by Carolyn Bick
With the exception of Councilmember Kshama Sawant, the Seattle City Council almost unanimously passed its $5.9 billion 2019-20 budget.
The nine-member council voted 8-to-1 in favor of passing a budget that included increases in funding for police and the city’s homelessness outreach program, as well as funding for a new program aimed at low-acuity mental health response. The budget largely reflected what Mayor Jenny Durkan originally proposed, with minor changes.
Continue reading Seattle City Council $6 Billion Budget Reflects Incremental Change
by Aaron Burkhalter
Councilmember Mike O’Brien took a stroll through a new solution to homelessness and the city’s lack of affordable housing.
It was a short walk — the length of a long trailer. At just a couple hundred square feet, the tiny cottage has enough room for a small table for two — maybe three — people, a downstairs queen-sized bed and an upstairs loft where children could sleep. It has a kitchen, indoor plumbing, and electricity, but it sits on a trailer hook up that is secured to the ground in the backyard of a home in Kent.
Continue reading From Pilot Projects to Systemic Change: Seattle City Council Mulls Solutions to Homelessness in Biennial Budget
by Geov Parrish
Sept. 23, hundreds packed Seattle City Council chambers and an overflow room for their first chance to offer public testimony on Mayor Jenny Durkan’s proposed 2019-20 budget, and potential council amendments to it. Some 140 people and groups signed up to offer testimony in what turned out to be a frequently emotional four-hour marathon that hopefully left council members — at least those who weren’t looking at their phones all evening — a lot to think about. To her credit, Councilmember Sally Bagshaw chaired the hearing with a notably fairer and more restrained hand than council President Bruce Harrell employs in contentious council meetings.
Continue reading OPINION: Passionate Testimony Brightens a Bleak Seattle Budget
by Susan Fried
Thousands of people lined the streets around Seattle Center for a parade and filled Key Arena for a rally Sunday, September 16, for the WNBA Champion Seattle Storm. The team traveled a short distance around the Seattle Center in trolley cars to the Key Arena, where they were greeted by the adoring fans and a few dignitaries including Seattle Mayor Jenny Durkan, Seattle Police Chief Carmen Best, and Washington Senator Maria Cantwell. Six-thousand people filled Key Arena and heard from the players and owners, watched highlights from the season, and cheered wildly when veteran Sue Bird said that she would be back next year for her 17th season.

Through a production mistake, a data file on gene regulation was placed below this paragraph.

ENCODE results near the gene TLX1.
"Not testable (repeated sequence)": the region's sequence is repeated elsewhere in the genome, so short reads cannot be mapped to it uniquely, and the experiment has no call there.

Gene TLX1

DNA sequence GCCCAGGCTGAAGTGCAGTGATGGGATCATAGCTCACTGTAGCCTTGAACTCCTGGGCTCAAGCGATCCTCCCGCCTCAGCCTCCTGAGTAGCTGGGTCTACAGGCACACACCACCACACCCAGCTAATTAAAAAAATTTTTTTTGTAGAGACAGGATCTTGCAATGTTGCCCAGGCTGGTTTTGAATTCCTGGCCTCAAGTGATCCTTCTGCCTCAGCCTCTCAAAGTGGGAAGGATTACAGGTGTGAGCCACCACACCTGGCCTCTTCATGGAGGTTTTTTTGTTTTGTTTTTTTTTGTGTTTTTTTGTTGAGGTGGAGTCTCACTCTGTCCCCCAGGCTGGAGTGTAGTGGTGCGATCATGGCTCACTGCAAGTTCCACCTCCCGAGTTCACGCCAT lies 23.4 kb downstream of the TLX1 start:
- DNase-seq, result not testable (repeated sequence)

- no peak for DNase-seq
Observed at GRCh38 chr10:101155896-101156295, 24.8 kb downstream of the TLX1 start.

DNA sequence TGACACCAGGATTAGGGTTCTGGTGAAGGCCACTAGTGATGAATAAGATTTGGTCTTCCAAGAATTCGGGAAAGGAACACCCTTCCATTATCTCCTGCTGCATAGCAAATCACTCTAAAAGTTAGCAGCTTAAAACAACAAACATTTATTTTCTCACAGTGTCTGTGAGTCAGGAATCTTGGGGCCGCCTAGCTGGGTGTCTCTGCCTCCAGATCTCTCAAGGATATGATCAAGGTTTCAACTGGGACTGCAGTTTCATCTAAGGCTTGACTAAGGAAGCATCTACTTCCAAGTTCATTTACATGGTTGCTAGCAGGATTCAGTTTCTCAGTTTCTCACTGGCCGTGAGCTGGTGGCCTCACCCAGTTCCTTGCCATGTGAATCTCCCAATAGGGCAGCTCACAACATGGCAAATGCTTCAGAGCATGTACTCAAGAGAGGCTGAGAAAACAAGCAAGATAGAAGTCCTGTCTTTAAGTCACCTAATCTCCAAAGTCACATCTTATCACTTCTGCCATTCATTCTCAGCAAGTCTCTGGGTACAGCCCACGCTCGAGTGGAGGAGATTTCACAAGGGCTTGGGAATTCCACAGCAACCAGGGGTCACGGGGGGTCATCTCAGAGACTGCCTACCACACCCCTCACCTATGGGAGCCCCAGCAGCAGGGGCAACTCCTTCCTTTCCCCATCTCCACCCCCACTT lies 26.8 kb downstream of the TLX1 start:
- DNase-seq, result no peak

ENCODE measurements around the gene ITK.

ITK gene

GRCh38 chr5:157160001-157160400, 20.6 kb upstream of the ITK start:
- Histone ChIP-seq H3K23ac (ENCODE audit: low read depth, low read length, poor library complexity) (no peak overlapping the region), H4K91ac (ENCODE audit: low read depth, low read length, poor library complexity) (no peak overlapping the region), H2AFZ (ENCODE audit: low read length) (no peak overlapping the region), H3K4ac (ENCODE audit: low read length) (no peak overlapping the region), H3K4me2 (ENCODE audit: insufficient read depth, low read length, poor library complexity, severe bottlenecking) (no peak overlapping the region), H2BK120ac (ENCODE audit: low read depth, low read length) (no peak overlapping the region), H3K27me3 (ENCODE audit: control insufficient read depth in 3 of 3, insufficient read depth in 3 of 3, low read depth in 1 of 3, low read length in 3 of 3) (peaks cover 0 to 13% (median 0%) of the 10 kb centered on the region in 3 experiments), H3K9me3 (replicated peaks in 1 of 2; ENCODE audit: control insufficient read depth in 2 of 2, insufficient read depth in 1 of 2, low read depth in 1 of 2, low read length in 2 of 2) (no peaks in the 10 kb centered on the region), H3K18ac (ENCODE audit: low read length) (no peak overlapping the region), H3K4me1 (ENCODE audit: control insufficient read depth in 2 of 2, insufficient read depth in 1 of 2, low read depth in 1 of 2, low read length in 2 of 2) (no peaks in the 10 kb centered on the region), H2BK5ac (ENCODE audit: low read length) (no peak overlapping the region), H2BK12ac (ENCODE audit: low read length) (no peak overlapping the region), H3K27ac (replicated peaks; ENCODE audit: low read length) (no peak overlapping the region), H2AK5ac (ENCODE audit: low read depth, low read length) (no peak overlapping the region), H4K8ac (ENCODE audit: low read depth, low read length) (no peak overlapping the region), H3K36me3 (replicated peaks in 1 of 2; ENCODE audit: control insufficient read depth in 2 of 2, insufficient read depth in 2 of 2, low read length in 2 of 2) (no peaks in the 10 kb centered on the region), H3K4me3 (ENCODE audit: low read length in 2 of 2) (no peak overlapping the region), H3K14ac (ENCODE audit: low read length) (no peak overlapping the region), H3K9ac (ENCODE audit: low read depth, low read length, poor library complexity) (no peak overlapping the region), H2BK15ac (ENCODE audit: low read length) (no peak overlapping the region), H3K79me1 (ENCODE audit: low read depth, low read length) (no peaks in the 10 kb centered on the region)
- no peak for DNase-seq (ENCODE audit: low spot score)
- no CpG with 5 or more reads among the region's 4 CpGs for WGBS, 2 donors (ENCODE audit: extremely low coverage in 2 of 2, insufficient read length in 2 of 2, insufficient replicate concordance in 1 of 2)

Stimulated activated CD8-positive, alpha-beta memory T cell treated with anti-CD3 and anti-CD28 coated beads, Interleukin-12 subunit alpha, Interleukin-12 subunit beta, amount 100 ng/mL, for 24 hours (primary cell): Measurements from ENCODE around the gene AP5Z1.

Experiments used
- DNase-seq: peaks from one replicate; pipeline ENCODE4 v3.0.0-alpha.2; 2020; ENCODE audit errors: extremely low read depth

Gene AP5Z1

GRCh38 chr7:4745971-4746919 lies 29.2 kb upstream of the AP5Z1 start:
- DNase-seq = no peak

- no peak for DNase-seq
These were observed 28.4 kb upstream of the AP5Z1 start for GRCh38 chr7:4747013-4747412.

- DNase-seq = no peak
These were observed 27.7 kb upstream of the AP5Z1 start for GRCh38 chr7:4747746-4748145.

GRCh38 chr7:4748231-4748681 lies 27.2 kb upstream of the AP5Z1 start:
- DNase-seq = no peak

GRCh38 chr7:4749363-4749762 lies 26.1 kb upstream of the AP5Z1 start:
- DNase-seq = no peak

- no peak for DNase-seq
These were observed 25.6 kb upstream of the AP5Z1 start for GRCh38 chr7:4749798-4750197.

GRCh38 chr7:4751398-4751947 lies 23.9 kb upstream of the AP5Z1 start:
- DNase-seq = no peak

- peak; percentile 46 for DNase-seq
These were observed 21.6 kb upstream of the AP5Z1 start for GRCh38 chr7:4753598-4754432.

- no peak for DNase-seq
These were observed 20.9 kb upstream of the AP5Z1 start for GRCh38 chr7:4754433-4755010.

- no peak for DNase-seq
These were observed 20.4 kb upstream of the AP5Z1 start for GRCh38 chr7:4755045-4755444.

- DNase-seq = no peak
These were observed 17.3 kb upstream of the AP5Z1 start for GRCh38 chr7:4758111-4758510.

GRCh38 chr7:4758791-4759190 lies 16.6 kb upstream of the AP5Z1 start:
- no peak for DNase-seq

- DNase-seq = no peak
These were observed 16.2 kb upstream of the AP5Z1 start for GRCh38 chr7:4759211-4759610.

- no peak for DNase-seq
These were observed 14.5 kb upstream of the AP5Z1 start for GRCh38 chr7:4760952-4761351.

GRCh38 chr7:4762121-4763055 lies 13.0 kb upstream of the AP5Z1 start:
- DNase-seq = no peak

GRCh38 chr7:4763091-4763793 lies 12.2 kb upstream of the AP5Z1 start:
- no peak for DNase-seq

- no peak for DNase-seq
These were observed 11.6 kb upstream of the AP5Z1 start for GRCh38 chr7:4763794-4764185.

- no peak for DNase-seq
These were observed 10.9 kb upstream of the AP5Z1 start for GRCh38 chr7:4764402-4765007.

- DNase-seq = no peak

Continue reading Photos: Storm Fans Celebrate Third WNBA Title
by Brett Hamil, Op-Ed Columnist
You ever repeat a word so many times it loses all meaning? That’s what Seattle did with “progressive.” After this current election cycle I never want to hear it again. We’re the fourth wealthiest US city with the third highest homeless population, located in the most regressively taxed state in the nation. Continue reading Proposing a Moratorium on “Progressive”
by Kelsey Hamlin, Marcus Harrison Green, Alex Garland (updated 8/7/17 at 4:38 pm)
After a months-long mayoral primary campaign where 21 candidates vied to replace the outgoing Ed Murray, Seattleites received a clearer picture of the two candidates competing in November’s general election. With 184,928 ballots counted, former U.S. Attorney Jenny Durkan, widely seen as the front-runner, is a shoo-in for the next round taking 28.09 percent of the vote.
Though Durkan’s challenger was initially unclear at the close of Tuesday night’s primary election, with Stranger endorsee Cary Moon and Seattle Weekly endorsee Nikkita Oliver locked in a tight battle for second place, Moon’s lead over Oliver expanded in the ensuing days, but has retreated somewhat as of Monday afternoon.
As it stands, Moon possesses a 1,664 vote advantage over Oliver with a few thousand votes still to be counted, according to King County Elections. A representative for the county’s elections department said that the count of all verified ballots should be completed by Monday evening. If the margin between Moon and Oliver’s final tallies is less than 2,000 votes a machine recount will be required. Final results will be certified on August 15.
In an attempt to narrow the current gap, the Oliver campaign is urging its supporters to verify that their ballots were counted and not disqualified by King Count Elections. Continue reading Election Results: Durkan Poised for General, Moon and Oliver in Tight Race for Second in Mayoral Primary